Altered and Adorned: Using Renaissance Prints in Daily Life
Art Institute of Chicago
April 30 through July 10, 2011
Today’s scrapbookers weren’t the first to abuse paper products–Renaissance print owners were regular vandals who cut, pasted, adored, and adorned their personal print collections, the same ones that are stored in museum vaults today. The exhibition Altered and Adorned: Using Renaissance Prints in Daily Life–on view April 30 through July 10, 2011, at the Art Institute of Chicago–takes a long-overdue look at these well-handled works, demonstrating how their condition today reflects their various uses and functions in the past. Filling the museum’s Jean and Steven Goldman Prints and Drawings Galleries in the Richard and Mary L. Gray Wing (Galleries 124-127), Altered and Adorned features more than 100 rare and never-before-seen printed objects and objects with printed components from the Art Institute’s permanent collection, as well as a selection of treasures from other Chicago institutions.
Altered and Adorned investigates the ways in which woodcuts, engravings, and etchings functioned in European society from the late 15th through early 17th centuries. The exhibition reveals a radically different approach to prints in these centuries. Today, Renaissance prints are prized for their aesthetic importance: the least compromised by time and previous collectors the better. Modern-day viewers are thus used to seeing prints in artificially isolated states, matted in low-light galleries or kept between protective layers of glassine in acid-free solander boxes. But, contrary to popular assumptions, seemingly unused prints of this sort are very rare. Rather, because they were inexpensive and readily available, early prints were not regarded as sacrosanct artworks; many exhibit obvious marks of physical intervention by their users. Even comparatively clean impressions preserved in long-forgotten albums usually bear traces of folding, inscribing, pasting, stamping, or trimming (though such clues may stay hidden on their blank versos). In addition, early prints were not made to last, so their papers and inks have darkened or faded and accumulated stains and tears.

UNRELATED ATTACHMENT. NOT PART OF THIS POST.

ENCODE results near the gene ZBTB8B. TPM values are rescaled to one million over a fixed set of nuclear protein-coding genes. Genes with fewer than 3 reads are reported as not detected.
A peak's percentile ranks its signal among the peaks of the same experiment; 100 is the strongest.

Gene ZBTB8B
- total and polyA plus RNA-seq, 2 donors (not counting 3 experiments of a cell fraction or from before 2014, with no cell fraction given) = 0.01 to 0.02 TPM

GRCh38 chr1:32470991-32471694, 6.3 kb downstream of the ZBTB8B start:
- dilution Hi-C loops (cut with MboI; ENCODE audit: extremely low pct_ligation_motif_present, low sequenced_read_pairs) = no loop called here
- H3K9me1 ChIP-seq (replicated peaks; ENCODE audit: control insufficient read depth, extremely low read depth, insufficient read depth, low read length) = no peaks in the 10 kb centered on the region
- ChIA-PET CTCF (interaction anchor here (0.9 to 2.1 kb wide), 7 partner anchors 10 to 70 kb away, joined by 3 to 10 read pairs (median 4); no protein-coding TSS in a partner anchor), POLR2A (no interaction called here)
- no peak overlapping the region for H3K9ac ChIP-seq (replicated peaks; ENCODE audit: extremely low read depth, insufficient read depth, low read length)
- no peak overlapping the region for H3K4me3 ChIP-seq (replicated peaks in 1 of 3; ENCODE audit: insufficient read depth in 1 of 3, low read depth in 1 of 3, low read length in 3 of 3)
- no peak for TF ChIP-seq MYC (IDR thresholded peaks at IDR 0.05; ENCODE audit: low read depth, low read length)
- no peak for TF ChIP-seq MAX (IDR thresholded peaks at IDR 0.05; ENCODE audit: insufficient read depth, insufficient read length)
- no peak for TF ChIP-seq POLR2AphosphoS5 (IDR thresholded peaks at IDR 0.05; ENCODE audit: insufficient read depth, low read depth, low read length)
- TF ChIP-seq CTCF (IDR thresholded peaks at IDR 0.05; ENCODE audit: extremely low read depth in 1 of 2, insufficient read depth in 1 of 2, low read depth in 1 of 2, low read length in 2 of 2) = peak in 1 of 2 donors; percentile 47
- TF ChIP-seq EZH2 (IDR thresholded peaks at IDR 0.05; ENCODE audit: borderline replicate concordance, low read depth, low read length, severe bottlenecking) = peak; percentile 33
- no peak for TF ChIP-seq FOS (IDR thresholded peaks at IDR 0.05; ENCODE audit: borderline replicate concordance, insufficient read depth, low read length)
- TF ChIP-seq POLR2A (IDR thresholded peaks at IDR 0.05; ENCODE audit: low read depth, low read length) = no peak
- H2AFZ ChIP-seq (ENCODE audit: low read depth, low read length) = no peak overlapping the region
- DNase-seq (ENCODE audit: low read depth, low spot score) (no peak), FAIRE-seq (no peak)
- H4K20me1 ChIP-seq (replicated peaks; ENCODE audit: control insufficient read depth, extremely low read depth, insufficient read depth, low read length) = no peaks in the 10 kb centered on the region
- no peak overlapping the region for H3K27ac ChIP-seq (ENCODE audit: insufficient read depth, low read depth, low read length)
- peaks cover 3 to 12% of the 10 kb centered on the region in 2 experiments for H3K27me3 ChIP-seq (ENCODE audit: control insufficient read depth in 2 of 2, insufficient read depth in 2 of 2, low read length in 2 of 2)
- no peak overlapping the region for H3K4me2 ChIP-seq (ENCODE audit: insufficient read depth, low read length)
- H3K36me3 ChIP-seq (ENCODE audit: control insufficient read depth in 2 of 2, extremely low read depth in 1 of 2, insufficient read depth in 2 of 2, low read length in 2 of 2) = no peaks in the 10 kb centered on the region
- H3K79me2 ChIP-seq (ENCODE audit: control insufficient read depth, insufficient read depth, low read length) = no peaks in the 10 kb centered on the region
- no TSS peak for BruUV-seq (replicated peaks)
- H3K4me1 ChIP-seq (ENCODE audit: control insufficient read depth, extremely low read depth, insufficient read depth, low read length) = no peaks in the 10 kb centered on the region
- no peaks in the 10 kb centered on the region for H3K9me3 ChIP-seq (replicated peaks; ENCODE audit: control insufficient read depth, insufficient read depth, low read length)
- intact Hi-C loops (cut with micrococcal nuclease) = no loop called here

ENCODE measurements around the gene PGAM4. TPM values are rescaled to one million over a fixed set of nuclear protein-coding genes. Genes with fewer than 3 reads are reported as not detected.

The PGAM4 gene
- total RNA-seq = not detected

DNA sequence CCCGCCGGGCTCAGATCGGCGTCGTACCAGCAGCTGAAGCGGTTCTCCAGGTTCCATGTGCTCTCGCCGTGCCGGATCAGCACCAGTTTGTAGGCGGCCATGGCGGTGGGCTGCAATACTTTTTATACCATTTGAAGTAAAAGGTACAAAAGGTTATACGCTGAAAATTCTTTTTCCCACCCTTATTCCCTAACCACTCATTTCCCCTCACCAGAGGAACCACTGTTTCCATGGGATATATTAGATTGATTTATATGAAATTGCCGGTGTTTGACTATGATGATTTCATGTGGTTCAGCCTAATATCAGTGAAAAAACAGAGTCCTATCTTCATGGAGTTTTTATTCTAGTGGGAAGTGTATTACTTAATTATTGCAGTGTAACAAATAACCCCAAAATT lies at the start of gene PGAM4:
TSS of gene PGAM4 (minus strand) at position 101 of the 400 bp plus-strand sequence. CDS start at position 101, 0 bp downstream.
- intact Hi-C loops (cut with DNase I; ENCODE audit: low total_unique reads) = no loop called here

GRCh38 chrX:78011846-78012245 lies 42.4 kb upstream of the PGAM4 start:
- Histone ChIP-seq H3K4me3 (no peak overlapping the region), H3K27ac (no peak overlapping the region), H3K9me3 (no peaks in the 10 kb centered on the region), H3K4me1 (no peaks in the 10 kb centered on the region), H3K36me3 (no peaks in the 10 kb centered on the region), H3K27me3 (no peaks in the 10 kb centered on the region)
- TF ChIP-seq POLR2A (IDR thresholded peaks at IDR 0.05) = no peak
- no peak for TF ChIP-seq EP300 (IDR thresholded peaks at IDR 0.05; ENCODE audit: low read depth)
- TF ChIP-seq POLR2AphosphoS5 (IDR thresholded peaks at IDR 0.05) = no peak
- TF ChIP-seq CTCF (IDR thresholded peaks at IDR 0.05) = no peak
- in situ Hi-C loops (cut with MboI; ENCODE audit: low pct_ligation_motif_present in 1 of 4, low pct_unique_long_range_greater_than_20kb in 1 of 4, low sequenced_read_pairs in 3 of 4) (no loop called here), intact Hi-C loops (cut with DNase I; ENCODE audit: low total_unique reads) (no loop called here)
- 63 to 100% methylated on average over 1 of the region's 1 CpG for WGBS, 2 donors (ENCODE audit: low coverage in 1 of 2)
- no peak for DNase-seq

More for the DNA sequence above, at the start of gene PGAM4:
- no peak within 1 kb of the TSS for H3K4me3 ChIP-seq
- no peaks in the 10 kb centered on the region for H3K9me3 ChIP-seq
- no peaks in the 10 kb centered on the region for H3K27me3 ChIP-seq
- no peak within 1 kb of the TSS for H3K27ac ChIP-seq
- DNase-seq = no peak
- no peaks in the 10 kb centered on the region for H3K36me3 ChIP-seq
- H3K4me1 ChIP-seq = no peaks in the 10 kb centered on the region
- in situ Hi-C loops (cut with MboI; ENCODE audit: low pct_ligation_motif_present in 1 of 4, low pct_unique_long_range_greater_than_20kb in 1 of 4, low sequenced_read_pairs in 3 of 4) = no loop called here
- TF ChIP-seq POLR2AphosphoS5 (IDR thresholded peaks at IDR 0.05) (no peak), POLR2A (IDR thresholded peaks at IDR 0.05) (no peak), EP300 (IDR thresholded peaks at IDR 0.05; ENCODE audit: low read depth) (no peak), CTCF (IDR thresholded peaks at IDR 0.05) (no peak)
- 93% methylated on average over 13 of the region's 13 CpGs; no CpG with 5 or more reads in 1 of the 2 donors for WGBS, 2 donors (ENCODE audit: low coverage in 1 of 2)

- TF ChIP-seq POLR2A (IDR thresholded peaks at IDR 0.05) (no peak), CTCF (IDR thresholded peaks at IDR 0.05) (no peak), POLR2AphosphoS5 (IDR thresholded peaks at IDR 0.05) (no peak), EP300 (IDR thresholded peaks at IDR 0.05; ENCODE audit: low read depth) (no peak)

Taking an innovative art historical approach, Altered and Adorned focuses on Renaissance prints as they were used, embracing their imperfections and drawing on a wide range of little-seen examples from the Art Institute’s collection. Exploring the initial functions and original contexts of these prints and printed objects, the exhibition reconstructs the various ways in which owners saw, handled, and used them on a daily basis. Bringing together prints, books, scientific instruments, and additional items at the intersection of prints and other media, Altered and Adorned unearths artworks with printed paper components from the Art Institute as well as from the Loyola University Museum of Art, the Adler Planetarium and Museum, and private collectors. The works exhibited include extremely rare survivors, such as two exceptional 15th-century devotional woodcuts in their original contexts: a French Nativity pasted into an armored traveling coffer and a Man of Sorrows on a book board. Other items range from wallpaper, bookplates, overstuffed print albums, festive printed fans and headdresses, and portable pocket sundials with printed faces to pop-up anatomy broadsheets with myriad flaps for the organs. Altered and Adorned also offers a new perspective on all early prints, for even the seemingly pristine impressions traditionally valued by collectors were in fact used during the Renaissance. For example, Hans Burgkmair’s Equestrian Portrait of the Emperor Maximilian I, a woodcut printed in black and gold on vellum, became a presentation copy at the center of a diplomatic printing competition.
Not yet considered “art” in the modern sense, these versatile printed images belonged to the fabric of ordinary existence at every level of society. Altered and Adorned offers a chance to rediscover the limitless possibilities of this most pervasive and powerful medium.